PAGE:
> -----Original Message-----
> From: firstname.lastname@example.org [mailto:towertalk-
> email@example.com] On Behalf Of Bill Turner
> Sent: Sunday, September 17, 2006 11:01 AM
> To: firstname.lastname@example.org
> Cc: TOWERTALK@contesting.com
> Subject: Re: [TowerTalk] [SPAM] Re: Recommendation for mast on bottom
> ORIGINAL MESSAGE:
> On Sat, 16 Sep 2006 16:07:21 -0000, "Don Moman VE6JY" <email@example.com>
> >For your application I'd use 1.5 IPS Sked 40 water pipe (1.9" OD) with
> >the 4 bolt flanges (usually weld on) to couple them. Drilling/pinning
> >is a potential problem area for wear in the years down the road.
> ------------ REPLY FOLLOWS ------------
> Good idea about the flanges. The flanges could be welded to the pipe
> but bolted to each other. That way you'd have the security of welds
> and yet be able to disassemble when needed.
> Bill, W6WRT
What you need is a sliding joint in the mast near the top to take the weight
of the mast off the tower. A set of square tubes that telescope inside each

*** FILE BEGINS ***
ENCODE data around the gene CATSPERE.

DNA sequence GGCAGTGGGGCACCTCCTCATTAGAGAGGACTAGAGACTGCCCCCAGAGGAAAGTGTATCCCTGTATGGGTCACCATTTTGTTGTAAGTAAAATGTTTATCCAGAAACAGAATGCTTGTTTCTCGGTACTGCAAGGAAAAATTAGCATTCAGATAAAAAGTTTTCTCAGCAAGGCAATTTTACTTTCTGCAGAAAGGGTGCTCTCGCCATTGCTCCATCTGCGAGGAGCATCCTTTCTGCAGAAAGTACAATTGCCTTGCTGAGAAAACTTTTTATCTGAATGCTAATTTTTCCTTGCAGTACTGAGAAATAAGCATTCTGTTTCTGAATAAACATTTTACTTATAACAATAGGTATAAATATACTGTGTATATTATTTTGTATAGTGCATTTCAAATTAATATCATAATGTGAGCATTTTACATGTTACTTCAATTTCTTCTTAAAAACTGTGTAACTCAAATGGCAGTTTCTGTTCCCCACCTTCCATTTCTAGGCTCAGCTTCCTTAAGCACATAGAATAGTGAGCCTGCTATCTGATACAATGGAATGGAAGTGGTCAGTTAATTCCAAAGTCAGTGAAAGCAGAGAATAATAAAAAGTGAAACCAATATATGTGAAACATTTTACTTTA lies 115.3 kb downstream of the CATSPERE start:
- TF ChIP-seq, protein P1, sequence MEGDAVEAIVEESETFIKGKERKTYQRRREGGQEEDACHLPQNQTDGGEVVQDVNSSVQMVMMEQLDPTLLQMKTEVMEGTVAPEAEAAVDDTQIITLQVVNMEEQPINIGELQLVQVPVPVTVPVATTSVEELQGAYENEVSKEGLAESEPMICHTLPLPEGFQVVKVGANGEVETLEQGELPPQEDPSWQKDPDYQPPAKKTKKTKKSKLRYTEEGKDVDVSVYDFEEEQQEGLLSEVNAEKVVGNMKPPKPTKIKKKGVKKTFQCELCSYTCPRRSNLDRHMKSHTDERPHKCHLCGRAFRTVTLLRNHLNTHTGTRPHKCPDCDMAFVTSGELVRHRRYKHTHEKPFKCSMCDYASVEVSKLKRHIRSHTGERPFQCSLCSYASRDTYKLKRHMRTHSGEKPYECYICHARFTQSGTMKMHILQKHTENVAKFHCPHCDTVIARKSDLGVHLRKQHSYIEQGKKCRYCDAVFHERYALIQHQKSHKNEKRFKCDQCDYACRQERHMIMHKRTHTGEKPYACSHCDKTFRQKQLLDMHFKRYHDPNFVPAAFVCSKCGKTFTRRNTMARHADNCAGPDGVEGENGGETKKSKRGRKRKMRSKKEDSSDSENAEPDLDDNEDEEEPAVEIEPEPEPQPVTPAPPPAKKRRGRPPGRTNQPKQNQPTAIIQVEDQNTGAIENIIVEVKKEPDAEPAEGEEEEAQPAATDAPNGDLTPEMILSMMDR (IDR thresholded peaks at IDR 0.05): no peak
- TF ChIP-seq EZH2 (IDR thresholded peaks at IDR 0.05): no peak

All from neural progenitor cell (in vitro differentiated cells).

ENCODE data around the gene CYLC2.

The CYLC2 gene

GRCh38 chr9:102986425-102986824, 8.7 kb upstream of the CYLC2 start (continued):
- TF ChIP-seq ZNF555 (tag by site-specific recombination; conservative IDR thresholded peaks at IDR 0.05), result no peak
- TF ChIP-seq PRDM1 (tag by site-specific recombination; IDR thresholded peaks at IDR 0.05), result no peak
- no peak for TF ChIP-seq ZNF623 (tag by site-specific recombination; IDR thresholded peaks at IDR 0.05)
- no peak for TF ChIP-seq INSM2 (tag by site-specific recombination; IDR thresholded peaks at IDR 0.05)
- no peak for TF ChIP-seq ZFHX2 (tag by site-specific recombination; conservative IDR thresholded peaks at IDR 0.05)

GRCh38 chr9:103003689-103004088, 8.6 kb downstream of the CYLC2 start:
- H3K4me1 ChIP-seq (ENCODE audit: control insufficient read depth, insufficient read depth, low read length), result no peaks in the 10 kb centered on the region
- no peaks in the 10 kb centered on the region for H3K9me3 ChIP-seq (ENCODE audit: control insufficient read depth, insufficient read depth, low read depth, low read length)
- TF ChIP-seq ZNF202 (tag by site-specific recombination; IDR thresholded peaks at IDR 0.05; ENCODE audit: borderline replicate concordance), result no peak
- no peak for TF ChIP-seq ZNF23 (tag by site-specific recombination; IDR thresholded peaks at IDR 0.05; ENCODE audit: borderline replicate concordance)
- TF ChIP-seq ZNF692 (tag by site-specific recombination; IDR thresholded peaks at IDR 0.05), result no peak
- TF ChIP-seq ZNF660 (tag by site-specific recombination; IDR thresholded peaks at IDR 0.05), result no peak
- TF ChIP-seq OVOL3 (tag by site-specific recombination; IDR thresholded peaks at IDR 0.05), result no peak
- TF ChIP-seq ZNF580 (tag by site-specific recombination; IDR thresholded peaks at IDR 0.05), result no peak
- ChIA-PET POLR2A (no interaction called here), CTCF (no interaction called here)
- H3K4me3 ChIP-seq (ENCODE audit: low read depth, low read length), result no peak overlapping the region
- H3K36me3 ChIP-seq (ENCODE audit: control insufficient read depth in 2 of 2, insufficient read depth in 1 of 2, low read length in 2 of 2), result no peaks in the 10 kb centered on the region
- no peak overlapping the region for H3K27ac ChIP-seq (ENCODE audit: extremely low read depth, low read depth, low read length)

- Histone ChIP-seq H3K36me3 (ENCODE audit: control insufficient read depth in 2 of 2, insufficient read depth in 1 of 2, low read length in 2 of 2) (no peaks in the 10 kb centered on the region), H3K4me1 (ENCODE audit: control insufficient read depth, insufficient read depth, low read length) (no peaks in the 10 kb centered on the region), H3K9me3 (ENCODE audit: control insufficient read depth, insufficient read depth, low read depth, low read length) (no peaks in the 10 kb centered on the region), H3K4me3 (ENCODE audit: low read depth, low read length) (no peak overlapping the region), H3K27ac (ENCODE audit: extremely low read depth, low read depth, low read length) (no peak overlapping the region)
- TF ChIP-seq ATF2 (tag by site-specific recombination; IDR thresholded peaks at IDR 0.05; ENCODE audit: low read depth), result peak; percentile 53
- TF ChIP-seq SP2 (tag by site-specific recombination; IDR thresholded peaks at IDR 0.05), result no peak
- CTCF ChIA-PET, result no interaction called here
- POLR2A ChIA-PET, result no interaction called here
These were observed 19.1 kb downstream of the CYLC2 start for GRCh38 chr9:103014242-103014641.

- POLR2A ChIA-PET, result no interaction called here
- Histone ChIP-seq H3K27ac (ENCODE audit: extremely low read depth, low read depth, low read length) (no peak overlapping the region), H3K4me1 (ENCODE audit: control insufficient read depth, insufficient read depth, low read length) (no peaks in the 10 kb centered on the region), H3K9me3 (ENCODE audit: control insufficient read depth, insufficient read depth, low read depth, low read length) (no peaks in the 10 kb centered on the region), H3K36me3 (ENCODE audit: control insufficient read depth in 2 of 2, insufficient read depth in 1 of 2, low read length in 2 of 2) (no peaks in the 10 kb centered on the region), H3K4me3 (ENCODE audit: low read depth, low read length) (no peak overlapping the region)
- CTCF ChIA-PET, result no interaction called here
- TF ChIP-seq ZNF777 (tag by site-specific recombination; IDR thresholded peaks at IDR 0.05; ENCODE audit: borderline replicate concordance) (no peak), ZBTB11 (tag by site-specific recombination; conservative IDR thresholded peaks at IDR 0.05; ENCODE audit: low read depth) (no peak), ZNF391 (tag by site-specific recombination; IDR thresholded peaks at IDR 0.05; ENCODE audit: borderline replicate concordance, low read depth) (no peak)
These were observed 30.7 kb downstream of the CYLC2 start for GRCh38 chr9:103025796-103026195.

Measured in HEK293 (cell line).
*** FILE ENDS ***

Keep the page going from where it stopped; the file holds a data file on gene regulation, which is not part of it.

other, a couple of feet long, welded into the mast (or coupled with flanges)
would do the trick.
Look at a tractor supply store like "fleet farm" for PTO drive shafts that
go between the tractor PTO and the equipment behind the tractor. This is how
they are built. They can slide in and out several feet to accommodate
different equipment distances. They usually come with U joints on each end
which would not be needed for this application. They are built to transmit
many horse power.
With a sliding coupling like that the top thrust bearing could fully support
the antenna weight and the rotor could support the mast and no worry about
keeping loads balanced,
I am in the process of acquiring a tower with the rotor mounted at the
bottom with a water pipe run to the top. I need to figure out the same
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